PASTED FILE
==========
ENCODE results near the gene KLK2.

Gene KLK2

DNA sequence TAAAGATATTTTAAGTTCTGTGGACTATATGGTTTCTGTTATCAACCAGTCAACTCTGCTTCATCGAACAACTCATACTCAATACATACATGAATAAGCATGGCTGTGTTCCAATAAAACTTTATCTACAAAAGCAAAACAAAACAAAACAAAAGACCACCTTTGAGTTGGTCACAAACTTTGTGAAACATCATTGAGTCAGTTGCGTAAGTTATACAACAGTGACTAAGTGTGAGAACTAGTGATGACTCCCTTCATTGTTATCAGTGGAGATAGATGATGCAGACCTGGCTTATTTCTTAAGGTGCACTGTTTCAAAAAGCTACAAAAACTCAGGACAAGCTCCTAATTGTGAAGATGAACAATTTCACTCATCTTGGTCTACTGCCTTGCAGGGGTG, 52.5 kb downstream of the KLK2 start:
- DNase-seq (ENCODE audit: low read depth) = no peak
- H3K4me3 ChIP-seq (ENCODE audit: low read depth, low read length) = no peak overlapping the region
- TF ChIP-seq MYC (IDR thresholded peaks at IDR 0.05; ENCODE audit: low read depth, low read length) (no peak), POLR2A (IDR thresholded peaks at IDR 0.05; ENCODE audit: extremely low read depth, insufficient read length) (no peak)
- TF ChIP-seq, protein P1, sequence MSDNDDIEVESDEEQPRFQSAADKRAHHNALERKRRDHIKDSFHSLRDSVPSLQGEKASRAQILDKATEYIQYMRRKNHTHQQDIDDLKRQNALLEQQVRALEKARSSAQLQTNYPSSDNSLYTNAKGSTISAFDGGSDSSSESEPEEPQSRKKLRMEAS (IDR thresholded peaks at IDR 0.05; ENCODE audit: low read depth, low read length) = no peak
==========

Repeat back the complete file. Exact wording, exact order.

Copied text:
ENCODE results near the gene KLK2.

Gene KLK2

DNA sequence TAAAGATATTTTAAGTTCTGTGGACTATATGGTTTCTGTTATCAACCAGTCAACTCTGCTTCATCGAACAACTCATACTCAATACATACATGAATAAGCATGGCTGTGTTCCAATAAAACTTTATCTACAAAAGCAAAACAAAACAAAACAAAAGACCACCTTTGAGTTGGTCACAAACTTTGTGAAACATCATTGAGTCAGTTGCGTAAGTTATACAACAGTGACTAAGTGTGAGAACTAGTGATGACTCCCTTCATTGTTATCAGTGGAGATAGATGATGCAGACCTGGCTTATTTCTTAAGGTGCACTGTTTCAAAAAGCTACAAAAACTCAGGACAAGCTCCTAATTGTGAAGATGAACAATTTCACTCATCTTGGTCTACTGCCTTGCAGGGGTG, 52.5 kb downstream of the KLK2 start:
- DNase-seq (ENCODE audit: low read depth) = no peak
- H3K4me3 ChIP-seq (ENCODE audit: low read depth, low read length) = no peak overlapping the region
- TF ChIP-seq MYC (IDR thresholded peaks at IDR 0.05; ENCODE audit: low read depth, low read length) (no peak), POLR2A (IDR thresholded peaks at IDR 0.05; ENCODE audit: extremely low read depth, insufficient read length) (no peak)
- TF ChIP-seq, protein P1, sequence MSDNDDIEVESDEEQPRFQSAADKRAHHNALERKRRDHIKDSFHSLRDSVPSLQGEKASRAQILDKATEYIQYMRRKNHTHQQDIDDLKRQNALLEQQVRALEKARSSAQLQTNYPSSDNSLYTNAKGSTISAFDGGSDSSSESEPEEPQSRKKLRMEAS (IDR thresholded peaks at IDR 0.05; ENCODE audit: low read depth, low read length) = no peak